Saturday, April 6, 2013
Najib ups the BR1M payout, but...
Despite Prime Minister Najib Abdul Razak's promise to increase BR1M from RM500 to RM1,200 if BN wins in this general election, the impact of cash handouts on voters appears to be on a decline.
"Looking at polling data from the first BR1M and the second BR1M, the level of support for Najib and BN had not gone up to the same degree from the second handout.
"Diminishing returns is the general point of view," political scientist Bridget Welsh (left) said at a forum in Petaling Jaya last night.
However, the impact of the latest increase breaching the four figure threshold remains to be seen, she said.
"I think in the urban areas, BR1M will not have an effect, except for the lower classes of certain groups, particularly among the Indians and Malays.
"But I think it's going to be less than people realise," Welsh said.
The impact of BR1M and BR2M on the rural community would be harder to assess, she said, but noted that money politics had traditionally been influential there.
"At the same time, there is the issue of trust as people will want to see the money first," Welsh said, but added that there was more to cash handouts in winning support for the 13th general election.
According to a survey by Universiti Malaya Centre for Democracy and Elections (Umcedel), the favourable view of BN following the BR1M payment declined from 66 percent in April 2012 to 61 percent on Sept 16.
In terms of gender, Welsh said, BR1M has had a disproportionate impact on women compared with men.
"This is because the money has gone into buying consumables for the family," she said.
'Women generally pro-incumbent'
In term of voting trends, she said women had a tendency to support the incumbent government, and in this case the BN.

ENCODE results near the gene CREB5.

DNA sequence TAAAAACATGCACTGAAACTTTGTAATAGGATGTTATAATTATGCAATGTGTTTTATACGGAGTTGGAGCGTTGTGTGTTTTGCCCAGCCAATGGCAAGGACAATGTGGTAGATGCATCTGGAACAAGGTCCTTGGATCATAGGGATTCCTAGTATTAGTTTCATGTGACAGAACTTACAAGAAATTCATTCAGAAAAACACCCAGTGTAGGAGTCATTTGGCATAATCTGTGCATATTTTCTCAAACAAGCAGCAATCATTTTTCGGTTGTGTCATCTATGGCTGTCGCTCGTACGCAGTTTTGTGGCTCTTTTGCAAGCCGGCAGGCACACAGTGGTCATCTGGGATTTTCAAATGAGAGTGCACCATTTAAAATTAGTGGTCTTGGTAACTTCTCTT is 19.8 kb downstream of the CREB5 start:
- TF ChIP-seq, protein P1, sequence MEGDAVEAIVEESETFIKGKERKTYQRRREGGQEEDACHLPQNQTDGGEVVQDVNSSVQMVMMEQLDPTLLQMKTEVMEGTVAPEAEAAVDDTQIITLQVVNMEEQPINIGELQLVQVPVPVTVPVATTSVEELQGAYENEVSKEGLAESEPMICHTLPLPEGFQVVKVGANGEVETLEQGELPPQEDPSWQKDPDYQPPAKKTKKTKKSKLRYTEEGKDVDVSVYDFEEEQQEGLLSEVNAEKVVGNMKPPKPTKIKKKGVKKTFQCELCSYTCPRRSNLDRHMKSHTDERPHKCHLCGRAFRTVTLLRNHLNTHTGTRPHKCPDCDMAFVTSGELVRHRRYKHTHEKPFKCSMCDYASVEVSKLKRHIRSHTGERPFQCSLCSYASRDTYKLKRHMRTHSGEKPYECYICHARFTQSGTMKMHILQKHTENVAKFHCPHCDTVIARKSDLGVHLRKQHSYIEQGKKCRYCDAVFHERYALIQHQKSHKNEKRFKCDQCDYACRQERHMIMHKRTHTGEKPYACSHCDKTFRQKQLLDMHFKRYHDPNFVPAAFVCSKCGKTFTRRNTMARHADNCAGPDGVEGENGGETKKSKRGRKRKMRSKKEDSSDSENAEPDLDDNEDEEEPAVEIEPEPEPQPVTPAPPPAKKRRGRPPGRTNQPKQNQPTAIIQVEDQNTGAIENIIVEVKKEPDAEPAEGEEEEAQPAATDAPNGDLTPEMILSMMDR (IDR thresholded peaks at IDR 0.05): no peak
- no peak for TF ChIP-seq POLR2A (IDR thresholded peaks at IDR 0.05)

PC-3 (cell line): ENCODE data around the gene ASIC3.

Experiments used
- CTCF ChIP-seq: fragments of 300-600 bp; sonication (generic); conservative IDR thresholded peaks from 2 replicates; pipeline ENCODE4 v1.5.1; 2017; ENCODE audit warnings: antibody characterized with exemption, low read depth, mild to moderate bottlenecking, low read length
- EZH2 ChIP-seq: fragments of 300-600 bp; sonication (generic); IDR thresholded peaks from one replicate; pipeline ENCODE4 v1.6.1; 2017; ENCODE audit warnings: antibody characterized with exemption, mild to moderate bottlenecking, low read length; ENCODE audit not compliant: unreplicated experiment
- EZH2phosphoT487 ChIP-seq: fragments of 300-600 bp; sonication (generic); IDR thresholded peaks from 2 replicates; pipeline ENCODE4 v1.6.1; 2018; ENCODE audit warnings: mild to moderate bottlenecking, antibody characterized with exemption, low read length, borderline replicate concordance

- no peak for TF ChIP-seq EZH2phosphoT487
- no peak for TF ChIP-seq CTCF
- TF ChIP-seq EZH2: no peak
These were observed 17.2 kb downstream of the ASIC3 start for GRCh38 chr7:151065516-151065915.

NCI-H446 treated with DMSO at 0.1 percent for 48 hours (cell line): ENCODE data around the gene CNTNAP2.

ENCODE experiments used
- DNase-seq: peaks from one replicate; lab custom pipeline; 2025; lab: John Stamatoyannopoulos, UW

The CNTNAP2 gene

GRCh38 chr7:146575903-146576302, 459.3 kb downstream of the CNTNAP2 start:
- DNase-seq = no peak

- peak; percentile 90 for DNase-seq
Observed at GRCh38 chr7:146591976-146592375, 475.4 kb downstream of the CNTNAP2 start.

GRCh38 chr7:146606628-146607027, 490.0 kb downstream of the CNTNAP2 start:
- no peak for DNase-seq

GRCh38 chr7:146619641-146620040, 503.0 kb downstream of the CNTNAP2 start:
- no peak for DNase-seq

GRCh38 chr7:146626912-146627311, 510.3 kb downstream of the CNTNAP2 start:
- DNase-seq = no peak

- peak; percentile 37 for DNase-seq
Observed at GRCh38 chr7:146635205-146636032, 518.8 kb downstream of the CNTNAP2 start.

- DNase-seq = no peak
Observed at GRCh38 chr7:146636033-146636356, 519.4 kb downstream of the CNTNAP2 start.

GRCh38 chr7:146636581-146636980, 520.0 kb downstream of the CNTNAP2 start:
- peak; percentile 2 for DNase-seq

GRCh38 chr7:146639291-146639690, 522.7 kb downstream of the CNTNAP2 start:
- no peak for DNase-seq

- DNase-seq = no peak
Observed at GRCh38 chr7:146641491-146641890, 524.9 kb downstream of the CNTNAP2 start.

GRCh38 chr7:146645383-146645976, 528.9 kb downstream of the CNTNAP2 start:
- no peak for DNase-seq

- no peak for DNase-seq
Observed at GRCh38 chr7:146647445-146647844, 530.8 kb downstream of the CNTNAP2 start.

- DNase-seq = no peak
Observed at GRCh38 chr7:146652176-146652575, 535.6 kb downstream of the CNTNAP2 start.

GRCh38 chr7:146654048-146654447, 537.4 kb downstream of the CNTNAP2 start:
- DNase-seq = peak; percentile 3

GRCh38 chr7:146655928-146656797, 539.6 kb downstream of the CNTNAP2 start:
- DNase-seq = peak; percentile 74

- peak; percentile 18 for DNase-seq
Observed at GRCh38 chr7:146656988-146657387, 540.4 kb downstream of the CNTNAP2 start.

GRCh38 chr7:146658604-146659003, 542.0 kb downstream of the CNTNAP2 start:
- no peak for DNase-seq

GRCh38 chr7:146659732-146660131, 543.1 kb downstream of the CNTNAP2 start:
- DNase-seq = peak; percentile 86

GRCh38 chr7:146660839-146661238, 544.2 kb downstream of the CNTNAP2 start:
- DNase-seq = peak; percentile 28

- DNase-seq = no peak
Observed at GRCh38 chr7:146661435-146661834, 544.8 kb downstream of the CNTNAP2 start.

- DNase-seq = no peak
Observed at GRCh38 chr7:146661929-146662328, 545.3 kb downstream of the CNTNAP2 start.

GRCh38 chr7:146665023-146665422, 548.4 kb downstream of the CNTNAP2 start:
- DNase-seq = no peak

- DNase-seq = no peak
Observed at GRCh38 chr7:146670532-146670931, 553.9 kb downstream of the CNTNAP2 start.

"Among Chinese women, there is no gender gap, men and women support BN or Pakatan (Rakyat) the same.
"But for Malay and Indian voters, the divide reaches five to 10 percent and in the rural areas you have much bigger gender gap," she said.
While the pro-incumbent stance of Malay and Indian women may benefit BN, the lack of gender gap among Chinese voters works against it as the ruling coalition cannot retain female voters among an already opposition-skewed demography, she said.
Welsh also predicted women’s representation in BN would decline, while Pakatan Rakyat's side would see an increase in women representatives.
She explained that this was particularly true in MCA and MIC and their safe seats became increasingly few, resulting in juggling in internal party politics and leaders becoming less willing to make room for women’s representation.
Welsh pointed out despite the growing size of Parliament since 1999, BN's women parliamentary candidates had only increased from 18 to 19 and subsequently to 21 in the last three general elections.
In contrast, the opposition's women candidates had increased from 11 in 1999 to 16 in 2004 and overtook BN with 23 in 2008.